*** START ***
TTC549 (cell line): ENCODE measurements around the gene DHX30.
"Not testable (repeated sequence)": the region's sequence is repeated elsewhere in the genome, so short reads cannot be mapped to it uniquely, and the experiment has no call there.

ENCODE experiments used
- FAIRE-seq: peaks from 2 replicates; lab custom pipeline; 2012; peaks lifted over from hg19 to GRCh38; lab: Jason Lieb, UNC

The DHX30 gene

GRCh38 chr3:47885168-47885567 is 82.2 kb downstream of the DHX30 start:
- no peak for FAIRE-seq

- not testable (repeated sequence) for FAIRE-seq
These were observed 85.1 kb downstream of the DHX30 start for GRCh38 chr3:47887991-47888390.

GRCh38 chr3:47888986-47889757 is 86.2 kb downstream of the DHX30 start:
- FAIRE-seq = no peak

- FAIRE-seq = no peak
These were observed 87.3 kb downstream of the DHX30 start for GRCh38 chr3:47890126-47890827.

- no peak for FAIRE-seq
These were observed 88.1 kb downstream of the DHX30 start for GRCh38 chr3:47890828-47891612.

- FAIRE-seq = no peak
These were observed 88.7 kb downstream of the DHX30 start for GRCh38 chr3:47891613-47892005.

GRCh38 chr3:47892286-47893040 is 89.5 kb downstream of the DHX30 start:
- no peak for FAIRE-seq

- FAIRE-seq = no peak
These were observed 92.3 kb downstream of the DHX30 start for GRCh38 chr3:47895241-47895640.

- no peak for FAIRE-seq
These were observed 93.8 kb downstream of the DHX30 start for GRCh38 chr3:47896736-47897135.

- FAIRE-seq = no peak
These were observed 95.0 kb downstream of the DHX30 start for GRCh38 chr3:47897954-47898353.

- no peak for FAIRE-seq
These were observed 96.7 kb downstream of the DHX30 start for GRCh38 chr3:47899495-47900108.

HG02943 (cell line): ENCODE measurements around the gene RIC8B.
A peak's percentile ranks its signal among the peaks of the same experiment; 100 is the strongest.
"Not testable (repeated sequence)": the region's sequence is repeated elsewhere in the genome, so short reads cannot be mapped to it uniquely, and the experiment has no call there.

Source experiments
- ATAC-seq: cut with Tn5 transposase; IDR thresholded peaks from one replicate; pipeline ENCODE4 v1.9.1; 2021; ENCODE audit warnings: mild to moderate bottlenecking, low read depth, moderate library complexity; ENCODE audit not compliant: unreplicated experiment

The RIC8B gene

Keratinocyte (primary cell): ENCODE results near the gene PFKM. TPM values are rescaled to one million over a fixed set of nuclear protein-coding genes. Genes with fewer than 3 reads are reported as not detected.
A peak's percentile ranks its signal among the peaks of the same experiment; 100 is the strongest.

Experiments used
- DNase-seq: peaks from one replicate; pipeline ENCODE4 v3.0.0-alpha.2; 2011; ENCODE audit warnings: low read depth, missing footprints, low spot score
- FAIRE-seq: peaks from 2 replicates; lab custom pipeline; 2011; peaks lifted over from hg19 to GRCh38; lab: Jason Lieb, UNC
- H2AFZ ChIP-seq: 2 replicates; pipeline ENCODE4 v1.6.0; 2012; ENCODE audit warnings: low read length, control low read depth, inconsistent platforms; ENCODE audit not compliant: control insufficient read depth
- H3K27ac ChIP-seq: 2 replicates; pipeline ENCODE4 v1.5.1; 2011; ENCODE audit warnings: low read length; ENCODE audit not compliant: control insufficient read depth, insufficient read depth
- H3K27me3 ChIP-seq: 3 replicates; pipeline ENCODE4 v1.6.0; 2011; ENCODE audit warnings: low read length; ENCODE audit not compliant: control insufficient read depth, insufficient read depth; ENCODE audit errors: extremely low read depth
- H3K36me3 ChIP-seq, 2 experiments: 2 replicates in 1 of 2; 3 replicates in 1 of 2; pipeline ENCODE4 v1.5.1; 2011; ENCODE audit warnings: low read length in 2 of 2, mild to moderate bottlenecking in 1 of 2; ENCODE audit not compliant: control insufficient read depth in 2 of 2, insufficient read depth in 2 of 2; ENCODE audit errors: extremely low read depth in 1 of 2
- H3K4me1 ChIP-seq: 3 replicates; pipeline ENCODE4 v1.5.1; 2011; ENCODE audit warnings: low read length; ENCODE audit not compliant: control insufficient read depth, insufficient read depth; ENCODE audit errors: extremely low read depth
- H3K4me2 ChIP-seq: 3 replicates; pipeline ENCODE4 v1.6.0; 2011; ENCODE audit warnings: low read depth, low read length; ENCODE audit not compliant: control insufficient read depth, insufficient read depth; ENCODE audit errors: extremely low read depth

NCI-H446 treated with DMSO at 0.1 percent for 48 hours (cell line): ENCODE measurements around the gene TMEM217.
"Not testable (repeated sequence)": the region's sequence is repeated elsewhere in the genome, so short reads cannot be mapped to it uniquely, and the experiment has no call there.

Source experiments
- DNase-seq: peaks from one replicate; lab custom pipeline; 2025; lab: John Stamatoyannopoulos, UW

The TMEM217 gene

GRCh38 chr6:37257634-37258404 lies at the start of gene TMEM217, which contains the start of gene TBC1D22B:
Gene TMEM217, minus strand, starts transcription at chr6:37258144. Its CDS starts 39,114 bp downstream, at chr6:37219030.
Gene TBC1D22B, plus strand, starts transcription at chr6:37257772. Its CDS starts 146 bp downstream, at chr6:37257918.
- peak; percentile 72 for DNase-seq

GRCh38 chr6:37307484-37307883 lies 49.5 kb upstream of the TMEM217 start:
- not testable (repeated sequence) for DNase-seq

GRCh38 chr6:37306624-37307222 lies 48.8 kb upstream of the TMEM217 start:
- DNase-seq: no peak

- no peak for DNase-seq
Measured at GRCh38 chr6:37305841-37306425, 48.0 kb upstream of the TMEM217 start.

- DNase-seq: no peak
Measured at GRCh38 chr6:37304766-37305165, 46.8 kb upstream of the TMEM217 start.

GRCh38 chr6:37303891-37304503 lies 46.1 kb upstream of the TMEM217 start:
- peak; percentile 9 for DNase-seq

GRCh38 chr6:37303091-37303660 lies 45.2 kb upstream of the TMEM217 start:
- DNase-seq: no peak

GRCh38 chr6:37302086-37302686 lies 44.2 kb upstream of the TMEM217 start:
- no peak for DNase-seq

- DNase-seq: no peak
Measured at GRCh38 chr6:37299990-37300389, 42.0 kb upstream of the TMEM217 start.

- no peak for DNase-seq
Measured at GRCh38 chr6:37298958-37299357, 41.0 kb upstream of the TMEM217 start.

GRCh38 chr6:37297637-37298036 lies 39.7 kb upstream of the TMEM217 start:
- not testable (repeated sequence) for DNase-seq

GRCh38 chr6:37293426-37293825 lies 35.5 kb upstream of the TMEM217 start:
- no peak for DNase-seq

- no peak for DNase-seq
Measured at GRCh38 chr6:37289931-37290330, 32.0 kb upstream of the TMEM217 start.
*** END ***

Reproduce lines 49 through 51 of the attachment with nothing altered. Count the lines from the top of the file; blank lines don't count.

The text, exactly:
The TMEM217 gene

GRCh38 chr6:37257634-37258404 lies at the start of gene TMEM217, which contains the start of gene TBC1D22B:
Gene TMEM217, minus strand, starts transcription at chr6:37258144. Its CDS starts 39,114 bp downstream, at chr6:37219030.